Audit Equipment Inventory

The first step in conducting a power quality audit is to inventory the electrical equipment in the facility. Begin by making a hand-drawn diagram of the facility. Be sure to show the approximate location of each major area of the facility.

For example, supermarkets typically have: a front office area, a video display/rental selection location, multiple cashier or check-out islands, a pharmacy, a deli, a meat market, a produce section, a bakery, and stock storage areas.

The diagram will help the auditor envision the relative locations of electrical equipment, major electric circuits, and help keep the auditor from overlooking valuable information or an important piece of equipment.

Next, conduct the actual physical equipment inventory. Make sure the forms are labeled to match the various locations indicated on your facility sketch. Include space on the inventory form to record the following:

  1. Physical area and location of each piece of equipment,
  2. Name or description of the equipment,
  3. Electrical name-plate data (if required),
  4. Electric panel and circuit which feeds the equipment, and
  5. Symptom and frequency of any operating problem.

Walk through the entire facility and make a list of every piece of electrical equipment used. Ensure that everything from the largest electric motor to the smallest electronic device is included.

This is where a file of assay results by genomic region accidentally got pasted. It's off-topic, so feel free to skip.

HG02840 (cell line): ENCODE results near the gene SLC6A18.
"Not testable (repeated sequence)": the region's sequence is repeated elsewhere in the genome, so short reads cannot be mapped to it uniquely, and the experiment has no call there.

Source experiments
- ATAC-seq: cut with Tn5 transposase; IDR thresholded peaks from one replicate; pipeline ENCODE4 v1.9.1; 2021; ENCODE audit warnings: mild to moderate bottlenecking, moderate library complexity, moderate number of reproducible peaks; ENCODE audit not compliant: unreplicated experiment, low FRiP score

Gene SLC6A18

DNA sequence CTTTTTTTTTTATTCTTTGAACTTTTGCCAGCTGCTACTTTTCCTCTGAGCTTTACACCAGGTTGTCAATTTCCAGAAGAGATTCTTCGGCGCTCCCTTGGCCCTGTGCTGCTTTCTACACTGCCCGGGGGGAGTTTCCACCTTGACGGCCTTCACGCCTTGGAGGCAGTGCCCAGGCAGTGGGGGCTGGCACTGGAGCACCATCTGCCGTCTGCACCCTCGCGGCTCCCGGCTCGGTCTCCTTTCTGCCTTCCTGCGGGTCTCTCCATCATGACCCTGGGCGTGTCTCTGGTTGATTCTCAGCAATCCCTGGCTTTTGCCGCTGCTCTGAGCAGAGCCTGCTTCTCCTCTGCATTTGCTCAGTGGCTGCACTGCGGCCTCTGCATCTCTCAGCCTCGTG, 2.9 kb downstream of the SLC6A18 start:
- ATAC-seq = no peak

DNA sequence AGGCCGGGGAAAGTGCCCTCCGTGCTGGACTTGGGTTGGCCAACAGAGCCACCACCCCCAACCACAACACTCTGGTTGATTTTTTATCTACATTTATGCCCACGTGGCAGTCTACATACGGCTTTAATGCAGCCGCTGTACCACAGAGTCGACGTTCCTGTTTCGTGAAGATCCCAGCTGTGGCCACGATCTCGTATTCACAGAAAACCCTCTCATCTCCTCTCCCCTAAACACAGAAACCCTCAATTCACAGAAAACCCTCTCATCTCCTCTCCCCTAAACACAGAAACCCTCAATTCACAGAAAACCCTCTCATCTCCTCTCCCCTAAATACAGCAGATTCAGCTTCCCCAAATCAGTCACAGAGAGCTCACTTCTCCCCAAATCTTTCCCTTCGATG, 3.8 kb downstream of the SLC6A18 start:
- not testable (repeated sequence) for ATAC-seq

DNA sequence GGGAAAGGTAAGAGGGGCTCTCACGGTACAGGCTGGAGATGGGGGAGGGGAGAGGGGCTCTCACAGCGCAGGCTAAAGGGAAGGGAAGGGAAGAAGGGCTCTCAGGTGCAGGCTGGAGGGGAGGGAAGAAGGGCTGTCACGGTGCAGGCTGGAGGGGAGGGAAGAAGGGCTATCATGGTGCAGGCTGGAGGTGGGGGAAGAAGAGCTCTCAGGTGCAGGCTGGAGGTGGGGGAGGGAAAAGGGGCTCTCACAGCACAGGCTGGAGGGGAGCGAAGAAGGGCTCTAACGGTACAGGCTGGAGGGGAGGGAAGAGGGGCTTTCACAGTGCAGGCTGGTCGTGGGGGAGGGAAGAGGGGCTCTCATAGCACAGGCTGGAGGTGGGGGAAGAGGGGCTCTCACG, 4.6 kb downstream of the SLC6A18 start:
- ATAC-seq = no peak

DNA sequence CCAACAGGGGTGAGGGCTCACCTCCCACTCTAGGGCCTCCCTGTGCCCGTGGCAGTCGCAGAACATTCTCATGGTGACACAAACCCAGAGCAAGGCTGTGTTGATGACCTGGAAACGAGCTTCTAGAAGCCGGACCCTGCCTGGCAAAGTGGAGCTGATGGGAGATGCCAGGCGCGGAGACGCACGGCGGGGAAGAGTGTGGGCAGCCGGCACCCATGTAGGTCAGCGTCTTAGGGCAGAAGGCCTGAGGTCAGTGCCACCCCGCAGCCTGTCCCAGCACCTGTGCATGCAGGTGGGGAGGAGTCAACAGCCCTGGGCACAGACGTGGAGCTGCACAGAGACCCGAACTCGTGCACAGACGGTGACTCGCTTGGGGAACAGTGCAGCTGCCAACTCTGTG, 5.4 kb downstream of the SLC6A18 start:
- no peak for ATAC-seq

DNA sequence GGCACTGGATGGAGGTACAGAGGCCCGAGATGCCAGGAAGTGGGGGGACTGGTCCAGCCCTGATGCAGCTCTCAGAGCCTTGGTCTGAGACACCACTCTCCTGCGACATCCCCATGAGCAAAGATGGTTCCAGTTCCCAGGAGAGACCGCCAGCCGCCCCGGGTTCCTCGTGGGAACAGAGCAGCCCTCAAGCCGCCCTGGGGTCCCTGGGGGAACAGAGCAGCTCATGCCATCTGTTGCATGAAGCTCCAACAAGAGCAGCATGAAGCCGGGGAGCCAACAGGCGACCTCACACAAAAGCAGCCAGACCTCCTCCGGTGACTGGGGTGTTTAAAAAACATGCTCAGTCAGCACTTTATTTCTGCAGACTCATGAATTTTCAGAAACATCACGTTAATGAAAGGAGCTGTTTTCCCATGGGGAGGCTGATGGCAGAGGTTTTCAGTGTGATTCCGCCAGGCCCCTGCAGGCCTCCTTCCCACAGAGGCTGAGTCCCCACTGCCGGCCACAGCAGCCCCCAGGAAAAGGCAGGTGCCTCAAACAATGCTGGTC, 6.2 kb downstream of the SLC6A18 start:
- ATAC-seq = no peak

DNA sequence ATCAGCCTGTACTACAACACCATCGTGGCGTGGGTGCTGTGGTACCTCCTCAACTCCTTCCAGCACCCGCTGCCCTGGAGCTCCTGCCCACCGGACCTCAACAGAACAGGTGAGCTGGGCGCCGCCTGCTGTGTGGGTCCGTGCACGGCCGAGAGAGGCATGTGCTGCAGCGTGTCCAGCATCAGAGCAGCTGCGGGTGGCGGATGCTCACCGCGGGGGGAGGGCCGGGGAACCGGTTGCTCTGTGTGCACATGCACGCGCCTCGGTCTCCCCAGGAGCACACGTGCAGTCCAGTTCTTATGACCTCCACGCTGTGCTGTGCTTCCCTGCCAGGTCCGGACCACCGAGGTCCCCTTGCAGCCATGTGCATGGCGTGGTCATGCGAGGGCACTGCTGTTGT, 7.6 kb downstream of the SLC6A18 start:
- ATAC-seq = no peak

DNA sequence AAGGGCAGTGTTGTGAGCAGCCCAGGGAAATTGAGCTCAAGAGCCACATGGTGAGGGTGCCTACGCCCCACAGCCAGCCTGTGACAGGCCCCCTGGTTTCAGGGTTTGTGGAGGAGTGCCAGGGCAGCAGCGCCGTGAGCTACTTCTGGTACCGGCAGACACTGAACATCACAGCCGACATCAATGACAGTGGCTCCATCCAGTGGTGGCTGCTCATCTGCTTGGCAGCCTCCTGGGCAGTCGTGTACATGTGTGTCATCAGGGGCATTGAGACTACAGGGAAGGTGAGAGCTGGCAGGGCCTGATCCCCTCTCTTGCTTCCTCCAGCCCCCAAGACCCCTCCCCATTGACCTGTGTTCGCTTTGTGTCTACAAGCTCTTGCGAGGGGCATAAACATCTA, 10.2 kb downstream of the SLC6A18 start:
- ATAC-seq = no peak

Note which electrical panel is feeding each piece of equipment. This information will help in isolating critical power loads from other electrical equipment that can cause problems, such as HVAC motors, saws, photocopiers, and water coolers.

Many panels will already be labeled with the loads they serve, others may not. Verify the labels and note any mismatches. If panels are not labeled, or wiring diagrams either are not correct or not available, this is a good time to update them. To determine electric feeds, systematically turn off each electric breaker and note which pieces of equipment lose power. Since this can disrupt the customer's operation, it should be done during non-business hours, if possible.

Be sure facility personnel (who are familiar with the electrical equipment) are on hand, and that the facility electrician or an electrical contractor takes care of flipping the breakers.